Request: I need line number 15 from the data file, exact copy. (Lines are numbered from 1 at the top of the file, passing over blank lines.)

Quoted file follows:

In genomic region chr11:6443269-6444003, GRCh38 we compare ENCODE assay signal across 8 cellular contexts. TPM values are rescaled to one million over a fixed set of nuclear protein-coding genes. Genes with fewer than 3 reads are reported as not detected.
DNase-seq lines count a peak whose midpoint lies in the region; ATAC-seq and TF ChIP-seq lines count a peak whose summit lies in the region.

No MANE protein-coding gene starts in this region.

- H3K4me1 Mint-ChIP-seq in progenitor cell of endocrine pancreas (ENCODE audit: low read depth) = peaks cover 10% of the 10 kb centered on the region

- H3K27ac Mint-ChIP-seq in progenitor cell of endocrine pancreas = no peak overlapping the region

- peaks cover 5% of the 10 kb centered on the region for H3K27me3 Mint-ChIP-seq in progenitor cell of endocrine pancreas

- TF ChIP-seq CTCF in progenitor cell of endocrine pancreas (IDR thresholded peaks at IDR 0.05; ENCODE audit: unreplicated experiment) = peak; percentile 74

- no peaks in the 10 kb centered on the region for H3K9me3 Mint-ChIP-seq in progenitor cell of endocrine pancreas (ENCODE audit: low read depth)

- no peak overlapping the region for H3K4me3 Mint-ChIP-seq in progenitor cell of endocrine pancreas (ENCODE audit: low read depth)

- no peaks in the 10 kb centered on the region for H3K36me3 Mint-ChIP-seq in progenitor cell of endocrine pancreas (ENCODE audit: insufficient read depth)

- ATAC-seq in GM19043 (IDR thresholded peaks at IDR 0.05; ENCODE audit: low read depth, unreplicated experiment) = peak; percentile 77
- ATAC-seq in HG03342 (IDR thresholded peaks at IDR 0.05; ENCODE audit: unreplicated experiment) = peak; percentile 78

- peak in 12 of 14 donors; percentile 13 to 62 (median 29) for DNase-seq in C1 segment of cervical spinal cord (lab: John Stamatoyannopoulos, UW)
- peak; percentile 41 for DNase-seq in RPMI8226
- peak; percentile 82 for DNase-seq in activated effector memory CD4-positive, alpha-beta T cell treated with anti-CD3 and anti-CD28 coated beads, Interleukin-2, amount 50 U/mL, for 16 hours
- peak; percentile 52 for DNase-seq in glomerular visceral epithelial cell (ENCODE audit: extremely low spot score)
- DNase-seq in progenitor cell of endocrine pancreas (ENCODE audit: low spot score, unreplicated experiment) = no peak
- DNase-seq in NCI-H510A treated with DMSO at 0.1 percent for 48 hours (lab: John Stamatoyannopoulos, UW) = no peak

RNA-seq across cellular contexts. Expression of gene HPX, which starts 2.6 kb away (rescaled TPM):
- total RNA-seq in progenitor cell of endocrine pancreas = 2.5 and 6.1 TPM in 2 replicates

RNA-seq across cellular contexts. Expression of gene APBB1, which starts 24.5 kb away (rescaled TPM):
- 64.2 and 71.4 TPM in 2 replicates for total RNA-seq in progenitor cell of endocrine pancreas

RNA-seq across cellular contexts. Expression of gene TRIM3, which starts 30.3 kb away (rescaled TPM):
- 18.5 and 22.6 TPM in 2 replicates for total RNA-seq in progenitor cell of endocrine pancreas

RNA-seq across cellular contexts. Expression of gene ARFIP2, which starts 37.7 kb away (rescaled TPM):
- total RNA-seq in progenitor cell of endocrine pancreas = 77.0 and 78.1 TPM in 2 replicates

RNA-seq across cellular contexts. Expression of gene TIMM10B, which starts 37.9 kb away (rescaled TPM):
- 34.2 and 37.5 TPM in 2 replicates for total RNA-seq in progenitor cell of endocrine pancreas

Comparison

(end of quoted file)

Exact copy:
- peak; percentile 82 for DNase-seq in activated effector memory CD4-positive, alpha-beta T cell treated with anti-CD3 and anti-CD28 coated beads, Interleukin-2, amount 50 U/mL, for 16 hours